ESPNHS honors 18 male teen athletes who are doing remarkable things on the field, in the classroom and in their communities. Click here to read about them.
People in Joplin, Mo., are used to tornado warnings. They're almost always false alarms. But on May 22, they were anything but.
An EF5 tornado ripped through Joplin -- just after high school graduation -- killing 160 people, injuring hundreds more, destroying countless homes and
changing the lives of everyone who lived through it.
"It was mind-numbing," Joplin (Mo.) football coach Chris Shields said. "No picture could prepare you one bit for what we saw."
Initially, Quinton Anderson was among those feared dead. The tornado killed his parents, and he was missing for three days. He was eventually rescued, but had a long recovery from a fractured skull, broken back and shattered eye socket. Despite that, the 18-year-old Anderson was back at school in August -- the juniors and seniors were using a converted shopping mall, while freshman and sophomores used a middle school -- and rooting on his teammates on the football field. His injuries prevented him from playing, but the senior was named a team captain and served as inspiration during the games.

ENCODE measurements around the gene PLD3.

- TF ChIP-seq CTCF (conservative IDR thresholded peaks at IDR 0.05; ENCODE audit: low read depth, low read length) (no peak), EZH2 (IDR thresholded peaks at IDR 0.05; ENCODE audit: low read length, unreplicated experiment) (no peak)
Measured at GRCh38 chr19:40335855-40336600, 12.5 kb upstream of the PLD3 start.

The school's football field was undamaged by the storm, and the home opener on Sept. 10 was a huge event. Joplin brought in an additional 2,000 seats (the stadium's capacity is 4,500), and it was still standing-room only. The Eagles lost the game, but that was almost beside the point. It raised a ton of money for the school's athletic department and provided the entire town, and especially Anderson, with a chance to have fun for a few hours.